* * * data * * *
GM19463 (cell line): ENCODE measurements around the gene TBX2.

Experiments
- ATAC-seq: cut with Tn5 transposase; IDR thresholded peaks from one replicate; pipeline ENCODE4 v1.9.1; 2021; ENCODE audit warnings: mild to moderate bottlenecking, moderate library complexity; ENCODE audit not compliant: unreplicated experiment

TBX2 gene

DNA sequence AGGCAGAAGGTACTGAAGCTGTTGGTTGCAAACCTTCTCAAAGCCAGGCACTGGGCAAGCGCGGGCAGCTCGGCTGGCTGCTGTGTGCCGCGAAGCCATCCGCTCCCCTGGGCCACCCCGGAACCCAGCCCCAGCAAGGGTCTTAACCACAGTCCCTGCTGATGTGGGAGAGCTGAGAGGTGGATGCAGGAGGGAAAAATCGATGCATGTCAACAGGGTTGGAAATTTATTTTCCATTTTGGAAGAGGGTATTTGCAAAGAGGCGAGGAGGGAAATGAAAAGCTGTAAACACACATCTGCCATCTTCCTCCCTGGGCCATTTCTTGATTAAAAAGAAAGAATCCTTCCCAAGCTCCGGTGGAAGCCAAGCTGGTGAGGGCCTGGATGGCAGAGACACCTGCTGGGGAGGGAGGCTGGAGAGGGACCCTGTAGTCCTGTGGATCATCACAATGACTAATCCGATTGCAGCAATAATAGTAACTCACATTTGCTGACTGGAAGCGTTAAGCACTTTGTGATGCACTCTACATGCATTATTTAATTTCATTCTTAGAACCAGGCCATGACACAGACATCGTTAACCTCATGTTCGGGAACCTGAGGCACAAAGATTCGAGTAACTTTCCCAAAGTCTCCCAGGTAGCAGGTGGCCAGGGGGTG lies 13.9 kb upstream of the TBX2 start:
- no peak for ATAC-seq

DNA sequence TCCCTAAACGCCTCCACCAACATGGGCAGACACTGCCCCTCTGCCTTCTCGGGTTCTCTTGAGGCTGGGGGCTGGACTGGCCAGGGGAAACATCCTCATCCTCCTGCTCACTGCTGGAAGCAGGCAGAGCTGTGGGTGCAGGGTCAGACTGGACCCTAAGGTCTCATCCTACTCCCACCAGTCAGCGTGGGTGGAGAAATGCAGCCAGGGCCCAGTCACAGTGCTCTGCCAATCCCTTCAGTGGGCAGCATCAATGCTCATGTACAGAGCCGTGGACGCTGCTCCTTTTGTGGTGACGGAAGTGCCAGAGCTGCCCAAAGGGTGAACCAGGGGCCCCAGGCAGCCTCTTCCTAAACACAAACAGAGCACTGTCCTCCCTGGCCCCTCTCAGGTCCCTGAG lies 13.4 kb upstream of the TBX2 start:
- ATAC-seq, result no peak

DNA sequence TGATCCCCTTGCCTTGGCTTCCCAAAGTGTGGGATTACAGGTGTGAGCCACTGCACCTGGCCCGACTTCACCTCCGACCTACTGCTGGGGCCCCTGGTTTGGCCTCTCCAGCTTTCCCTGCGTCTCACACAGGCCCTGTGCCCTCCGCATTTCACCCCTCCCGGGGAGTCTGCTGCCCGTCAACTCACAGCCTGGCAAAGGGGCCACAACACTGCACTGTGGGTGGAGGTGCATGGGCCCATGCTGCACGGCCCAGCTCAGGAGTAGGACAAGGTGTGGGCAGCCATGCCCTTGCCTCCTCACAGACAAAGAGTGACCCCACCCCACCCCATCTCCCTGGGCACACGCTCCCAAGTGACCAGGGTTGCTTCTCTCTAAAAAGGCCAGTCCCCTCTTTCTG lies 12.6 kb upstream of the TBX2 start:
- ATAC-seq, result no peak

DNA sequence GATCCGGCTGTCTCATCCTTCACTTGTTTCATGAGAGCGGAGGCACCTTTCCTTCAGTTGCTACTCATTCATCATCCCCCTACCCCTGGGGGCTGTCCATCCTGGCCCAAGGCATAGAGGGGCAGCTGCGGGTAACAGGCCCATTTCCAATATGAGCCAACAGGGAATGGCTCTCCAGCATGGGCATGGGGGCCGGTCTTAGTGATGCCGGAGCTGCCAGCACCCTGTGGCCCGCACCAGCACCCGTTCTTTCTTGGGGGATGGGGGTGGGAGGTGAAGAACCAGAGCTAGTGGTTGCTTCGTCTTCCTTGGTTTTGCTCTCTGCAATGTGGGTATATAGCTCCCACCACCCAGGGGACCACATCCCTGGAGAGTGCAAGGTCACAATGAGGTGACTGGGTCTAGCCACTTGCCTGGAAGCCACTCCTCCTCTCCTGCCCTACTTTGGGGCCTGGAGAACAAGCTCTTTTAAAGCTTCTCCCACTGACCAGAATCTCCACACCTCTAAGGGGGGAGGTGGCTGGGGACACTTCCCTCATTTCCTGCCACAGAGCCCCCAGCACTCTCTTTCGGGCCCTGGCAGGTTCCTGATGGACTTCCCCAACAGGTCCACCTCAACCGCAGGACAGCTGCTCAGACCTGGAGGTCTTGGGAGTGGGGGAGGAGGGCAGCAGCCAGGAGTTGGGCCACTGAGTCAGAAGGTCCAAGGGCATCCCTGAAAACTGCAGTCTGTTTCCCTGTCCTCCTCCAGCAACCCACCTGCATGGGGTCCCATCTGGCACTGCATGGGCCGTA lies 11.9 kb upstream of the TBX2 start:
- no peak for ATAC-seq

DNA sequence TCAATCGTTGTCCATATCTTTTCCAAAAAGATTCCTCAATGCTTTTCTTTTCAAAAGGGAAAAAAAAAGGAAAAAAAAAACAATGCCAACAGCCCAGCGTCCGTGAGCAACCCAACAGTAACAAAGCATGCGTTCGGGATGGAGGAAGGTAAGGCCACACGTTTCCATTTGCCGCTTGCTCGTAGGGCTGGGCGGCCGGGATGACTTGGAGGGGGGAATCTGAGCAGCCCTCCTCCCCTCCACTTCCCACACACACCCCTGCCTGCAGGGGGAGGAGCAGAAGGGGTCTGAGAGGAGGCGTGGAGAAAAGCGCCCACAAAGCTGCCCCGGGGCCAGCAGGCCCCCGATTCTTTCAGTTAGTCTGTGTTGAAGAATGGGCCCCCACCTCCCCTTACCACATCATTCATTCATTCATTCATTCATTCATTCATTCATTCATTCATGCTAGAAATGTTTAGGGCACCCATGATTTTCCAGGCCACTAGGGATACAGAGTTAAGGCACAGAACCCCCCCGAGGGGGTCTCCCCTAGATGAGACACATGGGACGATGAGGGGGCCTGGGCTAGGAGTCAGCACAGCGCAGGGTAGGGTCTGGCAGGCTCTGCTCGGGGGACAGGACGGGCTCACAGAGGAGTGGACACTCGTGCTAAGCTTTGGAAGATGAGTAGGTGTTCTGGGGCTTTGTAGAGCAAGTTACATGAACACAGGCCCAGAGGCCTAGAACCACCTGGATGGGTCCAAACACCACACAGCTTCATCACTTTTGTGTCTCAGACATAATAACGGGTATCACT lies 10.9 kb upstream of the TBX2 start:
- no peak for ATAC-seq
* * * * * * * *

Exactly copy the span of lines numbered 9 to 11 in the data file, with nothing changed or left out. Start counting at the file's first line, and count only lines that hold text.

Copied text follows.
DNA sequence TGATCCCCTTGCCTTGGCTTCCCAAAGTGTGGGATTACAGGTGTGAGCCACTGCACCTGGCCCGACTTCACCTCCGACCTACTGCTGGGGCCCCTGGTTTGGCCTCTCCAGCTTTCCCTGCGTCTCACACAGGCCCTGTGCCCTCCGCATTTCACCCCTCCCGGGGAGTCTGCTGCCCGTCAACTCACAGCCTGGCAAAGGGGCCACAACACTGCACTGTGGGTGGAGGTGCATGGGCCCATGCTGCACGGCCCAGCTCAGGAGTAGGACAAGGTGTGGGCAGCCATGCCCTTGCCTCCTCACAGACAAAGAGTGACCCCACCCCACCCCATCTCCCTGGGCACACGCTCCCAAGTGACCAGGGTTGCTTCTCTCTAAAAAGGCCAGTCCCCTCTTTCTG lies 12.6 kb upstream of the TBX2 start:
- ATAC-seq, result no peak

DNA sequence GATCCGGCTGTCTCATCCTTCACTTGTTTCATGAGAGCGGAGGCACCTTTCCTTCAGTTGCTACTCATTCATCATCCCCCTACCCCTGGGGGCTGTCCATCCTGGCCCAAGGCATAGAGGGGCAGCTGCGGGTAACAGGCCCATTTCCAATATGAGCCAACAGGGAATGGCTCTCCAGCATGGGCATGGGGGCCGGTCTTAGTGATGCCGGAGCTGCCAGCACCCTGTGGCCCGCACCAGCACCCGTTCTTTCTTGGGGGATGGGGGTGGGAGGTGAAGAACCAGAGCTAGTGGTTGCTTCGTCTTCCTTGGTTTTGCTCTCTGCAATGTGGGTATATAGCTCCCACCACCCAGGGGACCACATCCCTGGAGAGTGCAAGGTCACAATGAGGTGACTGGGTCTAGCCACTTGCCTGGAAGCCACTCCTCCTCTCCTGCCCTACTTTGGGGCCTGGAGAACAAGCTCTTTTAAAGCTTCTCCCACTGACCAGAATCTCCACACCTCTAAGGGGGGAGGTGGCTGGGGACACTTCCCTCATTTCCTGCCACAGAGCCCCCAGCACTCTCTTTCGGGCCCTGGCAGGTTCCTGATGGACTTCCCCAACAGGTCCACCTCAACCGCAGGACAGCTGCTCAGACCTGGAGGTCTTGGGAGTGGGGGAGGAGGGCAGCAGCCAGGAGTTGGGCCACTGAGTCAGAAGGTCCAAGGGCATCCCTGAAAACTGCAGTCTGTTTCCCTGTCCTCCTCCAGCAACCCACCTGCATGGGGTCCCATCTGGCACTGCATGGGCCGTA lies 11.9 kb upstream of the TBX2 start: